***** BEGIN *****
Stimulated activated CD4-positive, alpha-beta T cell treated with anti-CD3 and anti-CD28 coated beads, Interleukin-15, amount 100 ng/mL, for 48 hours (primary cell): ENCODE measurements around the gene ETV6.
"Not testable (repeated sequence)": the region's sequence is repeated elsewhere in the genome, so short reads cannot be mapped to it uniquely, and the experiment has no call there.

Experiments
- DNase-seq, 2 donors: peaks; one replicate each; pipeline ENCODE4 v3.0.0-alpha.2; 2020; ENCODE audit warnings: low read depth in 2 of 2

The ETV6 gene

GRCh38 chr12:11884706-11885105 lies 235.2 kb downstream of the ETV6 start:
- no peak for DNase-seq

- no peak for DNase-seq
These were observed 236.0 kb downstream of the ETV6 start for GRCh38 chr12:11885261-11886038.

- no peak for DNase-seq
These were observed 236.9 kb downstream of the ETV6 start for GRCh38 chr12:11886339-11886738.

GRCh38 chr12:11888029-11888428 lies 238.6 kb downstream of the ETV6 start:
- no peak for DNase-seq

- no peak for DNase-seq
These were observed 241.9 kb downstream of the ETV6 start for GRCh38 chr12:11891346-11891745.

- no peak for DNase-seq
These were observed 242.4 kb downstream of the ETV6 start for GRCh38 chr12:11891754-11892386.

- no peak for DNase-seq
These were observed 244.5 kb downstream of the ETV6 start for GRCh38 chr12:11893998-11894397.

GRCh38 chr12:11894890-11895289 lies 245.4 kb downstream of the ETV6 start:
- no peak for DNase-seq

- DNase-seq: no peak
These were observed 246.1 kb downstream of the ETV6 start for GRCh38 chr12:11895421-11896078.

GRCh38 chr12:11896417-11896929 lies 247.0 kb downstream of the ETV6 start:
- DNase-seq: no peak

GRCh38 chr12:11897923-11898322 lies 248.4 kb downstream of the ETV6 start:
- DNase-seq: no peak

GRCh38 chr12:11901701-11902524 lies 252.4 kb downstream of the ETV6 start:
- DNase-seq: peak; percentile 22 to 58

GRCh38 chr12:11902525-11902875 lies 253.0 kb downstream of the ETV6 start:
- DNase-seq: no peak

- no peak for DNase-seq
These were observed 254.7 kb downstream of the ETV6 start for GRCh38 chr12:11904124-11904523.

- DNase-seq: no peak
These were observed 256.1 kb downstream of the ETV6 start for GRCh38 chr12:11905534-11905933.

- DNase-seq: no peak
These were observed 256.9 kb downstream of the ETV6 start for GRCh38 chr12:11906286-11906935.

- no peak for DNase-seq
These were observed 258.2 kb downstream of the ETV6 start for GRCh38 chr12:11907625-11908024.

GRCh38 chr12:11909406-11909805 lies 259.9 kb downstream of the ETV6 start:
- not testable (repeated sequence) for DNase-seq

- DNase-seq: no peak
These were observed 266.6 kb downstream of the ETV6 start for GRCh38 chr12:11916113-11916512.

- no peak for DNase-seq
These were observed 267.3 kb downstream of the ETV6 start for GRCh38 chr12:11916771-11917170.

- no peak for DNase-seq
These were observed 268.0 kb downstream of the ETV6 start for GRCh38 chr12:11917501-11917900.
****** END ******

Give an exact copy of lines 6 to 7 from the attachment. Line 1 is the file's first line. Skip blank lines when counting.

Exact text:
GRCh38 chr12:11884706-11885105 lies 235.2 kb downstream of the ETV6 start:
- no peak for DNase-seq